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Introduction

(Classical and Medieval Literature Criticism)

Oedipus Tyrannus Sophocles

c. 425 b.c.

(Also translated as Oedipus Rex) Greek play.

The following entry presents criticism on Sophocles's Oedipus Tyrannus. For more information on Sophocles's life and career, see CMLC Volume 2.

Oedipus Tyrannus is considered Sophocles's masterpiece and is probably the most famous of all the Greek tragedies. Aristotle deemed it a perfect play. First performed about 425 b.c., not long after a plague had ravaged Athens, Oedipus Tyrannus is set in Thebes, a city falling to ruin from a similar calamity. King Oedipus is told that the city will continue to suffer until the murderer of the previous king is brought to justice. Oedipus vows to discover the evildoer's identity and to punish him. Unaware that he himself is the killer, Oedipus relentlessly pursues the truth until he discovers his own guilt and blinds himself so that he may never see his father in the afterworld. Sophocles took a well-known legend and intensified it for his Athenian audience by emphasizing qualities they held dear: courage, self-assuredness, and love for their city. In this play of man versus inexorable fate, Sophocles used dramatic irony to further develop audience interest: they know how the play will end, relishing the irony of the words spoken by the characters, who do not know. In his Poetics, Aristotle used Oedipus Tyrannus as a model tragedy, analyzing Sophocles's masterful use of reversal, discovery, and character. Oedipus Tyrannus has received considerable attention in modern times partly due to Sigmund Freud, who, tremendously moved by the play, popularized the notion of the Oedipus Complex. The play continues to engage audiences and scholars to this day.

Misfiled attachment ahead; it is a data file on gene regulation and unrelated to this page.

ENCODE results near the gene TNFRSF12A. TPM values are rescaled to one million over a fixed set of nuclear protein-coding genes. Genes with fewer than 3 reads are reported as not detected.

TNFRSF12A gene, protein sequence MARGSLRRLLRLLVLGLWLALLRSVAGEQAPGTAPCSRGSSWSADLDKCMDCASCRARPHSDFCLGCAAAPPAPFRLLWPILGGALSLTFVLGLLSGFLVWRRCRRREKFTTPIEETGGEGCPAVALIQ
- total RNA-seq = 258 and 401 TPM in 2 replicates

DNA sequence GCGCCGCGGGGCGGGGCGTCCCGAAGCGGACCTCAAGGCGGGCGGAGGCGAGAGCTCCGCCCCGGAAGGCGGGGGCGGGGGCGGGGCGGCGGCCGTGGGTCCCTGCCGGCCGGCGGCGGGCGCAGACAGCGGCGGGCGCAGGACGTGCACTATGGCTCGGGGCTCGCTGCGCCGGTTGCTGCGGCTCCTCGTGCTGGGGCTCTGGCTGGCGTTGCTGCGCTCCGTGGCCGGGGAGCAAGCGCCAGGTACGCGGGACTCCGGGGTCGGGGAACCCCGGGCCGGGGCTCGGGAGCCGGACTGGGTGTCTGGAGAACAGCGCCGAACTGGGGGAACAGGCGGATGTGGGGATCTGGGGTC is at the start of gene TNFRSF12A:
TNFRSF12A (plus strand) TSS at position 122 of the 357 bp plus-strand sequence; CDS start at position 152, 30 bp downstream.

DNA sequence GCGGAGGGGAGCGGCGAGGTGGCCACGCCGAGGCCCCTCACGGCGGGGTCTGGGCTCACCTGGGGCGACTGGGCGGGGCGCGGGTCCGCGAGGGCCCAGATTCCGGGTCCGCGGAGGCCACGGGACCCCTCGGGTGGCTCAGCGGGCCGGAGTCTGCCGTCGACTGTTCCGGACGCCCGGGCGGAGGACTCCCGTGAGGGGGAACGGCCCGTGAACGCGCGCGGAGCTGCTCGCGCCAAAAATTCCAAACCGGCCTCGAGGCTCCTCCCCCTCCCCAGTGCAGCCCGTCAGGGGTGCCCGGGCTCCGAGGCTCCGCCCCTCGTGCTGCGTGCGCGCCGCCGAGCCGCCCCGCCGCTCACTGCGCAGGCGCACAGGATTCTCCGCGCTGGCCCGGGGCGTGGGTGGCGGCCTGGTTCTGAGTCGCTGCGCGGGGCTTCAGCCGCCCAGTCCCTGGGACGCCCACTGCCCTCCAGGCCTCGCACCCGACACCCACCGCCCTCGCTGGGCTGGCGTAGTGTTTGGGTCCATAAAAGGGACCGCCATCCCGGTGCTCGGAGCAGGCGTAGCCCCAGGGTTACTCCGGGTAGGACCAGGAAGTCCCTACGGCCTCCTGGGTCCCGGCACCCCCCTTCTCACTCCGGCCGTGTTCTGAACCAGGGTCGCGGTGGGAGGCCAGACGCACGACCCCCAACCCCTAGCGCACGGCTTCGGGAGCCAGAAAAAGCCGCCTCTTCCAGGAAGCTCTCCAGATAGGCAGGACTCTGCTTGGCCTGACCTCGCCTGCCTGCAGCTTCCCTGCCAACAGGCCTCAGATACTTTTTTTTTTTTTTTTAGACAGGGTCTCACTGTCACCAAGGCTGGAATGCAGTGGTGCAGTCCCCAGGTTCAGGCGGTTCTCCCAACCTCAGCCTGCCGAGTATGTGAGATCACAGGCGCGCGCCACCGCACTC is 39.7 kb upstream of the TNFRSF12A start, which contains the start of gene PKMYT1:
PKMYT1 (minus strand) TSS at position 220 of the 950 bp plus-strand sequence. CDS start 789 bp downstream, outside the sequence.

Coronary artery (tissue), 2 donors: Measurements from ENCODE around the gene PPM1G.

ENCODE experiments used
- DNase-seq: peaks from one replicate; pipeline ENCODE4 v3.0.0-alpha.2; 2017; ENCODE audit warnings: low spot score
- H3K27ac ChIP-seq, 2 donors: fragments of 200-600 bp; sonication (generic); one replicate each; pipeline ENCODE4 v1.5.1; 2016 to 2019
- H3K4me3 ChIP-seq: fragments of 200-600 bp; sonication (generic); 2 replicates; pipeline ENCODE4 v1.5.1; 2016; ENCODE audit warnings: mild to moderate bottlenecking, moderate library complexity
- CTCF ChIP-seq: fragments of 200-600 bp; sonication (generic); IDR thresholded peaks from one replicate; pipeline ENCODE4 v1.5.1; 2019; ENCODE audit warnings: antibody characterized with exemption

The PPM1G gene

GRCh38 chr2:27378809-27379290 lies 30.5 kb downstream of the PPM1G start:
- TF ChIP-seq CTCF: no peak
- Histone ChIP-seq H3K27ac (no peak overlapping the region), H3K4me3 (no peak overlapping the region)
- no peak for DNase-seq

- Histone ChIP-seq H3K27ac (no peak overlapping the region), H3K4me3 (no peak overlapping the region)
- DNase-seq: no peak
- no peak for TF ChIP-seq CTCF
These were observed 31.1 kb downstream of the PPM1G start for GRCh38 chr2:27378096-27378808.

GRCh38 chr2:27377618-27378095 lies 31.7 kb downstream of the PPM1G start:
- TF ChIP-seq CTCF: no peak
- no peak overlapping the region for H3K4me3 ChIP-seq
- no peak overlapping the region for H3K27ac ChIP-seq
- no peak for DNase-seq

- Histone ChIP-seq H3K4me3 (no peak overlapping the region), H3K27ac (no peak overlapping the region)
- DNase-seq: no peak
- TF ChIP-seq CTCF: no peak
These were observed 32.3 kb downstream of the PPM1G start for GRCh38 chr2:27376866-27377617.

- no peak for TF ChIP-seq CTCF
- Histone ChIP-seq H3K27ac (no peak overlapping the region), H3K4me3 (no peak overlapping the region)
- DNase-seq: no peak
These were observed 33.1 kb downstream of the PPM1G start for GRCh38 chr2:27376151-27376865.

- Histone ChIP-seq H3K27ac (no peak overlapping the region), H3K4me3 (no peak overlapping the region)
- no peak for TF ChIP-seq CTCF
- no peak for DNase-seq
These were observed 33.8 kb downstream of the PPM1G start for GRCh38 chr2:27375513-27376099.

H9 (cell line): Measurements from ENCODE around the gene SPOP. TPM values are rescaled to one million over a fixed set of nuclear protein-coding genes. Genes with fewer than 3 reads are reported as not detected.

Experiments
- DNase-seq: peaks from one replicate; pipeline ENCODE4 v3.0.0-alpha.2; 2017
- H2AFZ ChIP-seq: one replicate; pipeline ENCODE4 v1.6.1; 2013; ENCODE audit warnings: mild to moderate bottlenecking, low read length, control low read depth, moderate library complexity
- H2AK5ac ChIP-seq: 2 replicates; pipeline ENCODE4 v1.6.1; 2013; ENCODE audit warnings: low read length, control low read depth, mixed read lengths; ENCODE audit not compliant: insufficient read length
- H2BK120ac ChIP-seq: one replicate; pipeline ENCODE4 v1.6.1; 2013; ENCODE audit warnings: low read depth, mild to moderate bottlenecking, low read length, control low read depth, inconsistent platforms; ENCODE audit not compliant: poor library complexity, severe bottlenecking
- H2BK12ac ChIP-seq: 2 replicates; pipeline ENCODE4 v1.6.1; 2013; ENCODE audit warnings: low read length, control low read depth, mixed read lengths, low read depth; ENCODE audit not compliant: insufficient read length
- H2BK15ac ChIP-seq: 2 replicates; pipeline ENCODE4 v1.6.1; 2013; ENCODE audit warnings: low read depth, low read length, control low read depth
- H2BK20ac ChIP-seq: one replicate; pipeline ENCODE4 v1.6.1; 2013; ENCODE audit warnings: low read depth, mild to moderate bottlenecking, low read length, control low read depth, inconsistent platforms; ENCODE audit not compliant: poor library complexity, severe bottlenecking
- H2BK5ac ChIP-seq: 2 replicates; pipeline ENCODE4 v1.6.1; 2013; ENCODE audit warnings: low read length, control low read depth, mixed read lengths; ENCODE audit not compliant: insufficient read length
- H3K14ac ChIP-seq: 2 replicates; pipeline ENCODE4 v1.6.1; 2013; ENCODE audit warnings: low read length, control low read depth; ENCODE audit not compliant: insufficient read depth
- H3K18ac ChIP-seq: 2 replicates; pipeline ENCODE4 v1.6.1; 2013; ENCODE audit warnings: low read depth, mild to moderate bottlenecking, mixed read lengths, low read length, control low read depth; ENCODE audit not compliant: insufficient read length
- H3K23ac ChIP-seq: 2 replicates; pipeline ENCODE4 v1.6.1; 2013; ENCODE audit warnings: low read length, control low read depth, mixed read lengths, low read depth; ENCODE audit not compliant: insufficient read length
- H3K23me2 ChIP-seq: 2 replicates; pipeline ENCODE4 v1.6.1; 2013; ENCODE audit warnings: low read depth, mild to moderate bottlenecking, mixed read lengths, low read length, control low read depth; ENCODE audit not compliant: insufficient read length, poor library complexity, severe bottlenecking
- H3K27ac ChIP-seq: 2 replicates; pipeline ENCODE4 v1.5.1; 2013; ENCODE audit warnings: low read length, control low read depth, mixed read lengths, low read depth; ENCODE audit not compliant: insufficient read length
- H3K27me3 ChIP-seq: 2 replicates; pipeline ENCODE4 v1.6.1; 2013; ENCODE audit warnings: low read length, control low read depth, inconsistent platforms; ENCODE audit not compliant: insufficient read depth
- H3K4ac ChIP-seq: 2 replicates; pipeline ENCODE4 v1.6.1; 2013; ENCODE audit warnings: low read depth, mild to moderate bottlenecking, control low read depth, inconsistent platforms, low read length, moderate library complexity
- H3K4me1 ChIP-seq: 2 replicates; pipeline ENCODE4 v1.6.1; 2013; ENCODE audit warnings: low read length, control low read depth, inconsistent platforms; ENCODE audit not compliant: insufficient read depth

Plot and Major Characters

Oedipus Tyrannus opens with the people of Thebes praying for King Oedipus to save their dying city. Creon, the brother of Oedipus's wife, Jocasta, returns from a visit to the oracle of Apollo. He reports the oracle's message: the plague on Thebes is the result of the unpunished murder of the previous king, Laius. Oedipus vows to discover the murderer's identity and avenge Laius's death. He calls for Tiresias , an old blind seer, to reveal what he knows. The seer refuses and Oedipus is enraged at his disobedience. Tiresias, also angered, then tells the King that it is Oedipus himself who, as the murderer, has defiled the city, and further, that he is unknowingly living with his closest kin in a shameful manner. Oedipus accuses the seer of conspiring with Creon to overthrow him. Tiresias replies that Oedipus will soon be horrified when he learns the truth of his parentage and of his marriage. Oedipus considers executing Creon but Jocasta intercedes, and Creon is exiled instead. Jocasta tries to reassure her husband by insisting that no one, not even oracles, can divine the future. As an example, she tells him that she and Laius were once told that their son would kill his father, and that this did not happen since their son died on a mountain, where he was abandoned as an infant, and Laius was killed by thieves—there was a witness to the murder. This information does anything but calm Oedipus. He tells his wife that he had believed his parents to be Polybus of Corinth and Merope, a Dorian, until a drunken reveler at a banquet announced that Oedipus was someone else's son. Polybus and Merope, when questioned, were angry and upset, but neither confirmed nor denied the charge. Oedipus further recalls that he traveled to Delphi, to ask the oracle of Apollo the truth about his parentage. He was not given the answer he sought, but was instead told that he would slay his father and have children with his mother. In horror, he fled in the opposite direction of Corinth, until he came to a place where three roads intersected. He met a small party of men who rudely tried to shove him out of their way. Oedipus struck the driver and in return was struck by the man being drawn in the wagon; in the fight that followed, Oedipus slew them all—or so he thought. After Oedipus finishes...

(The entire section is 86,941 words.)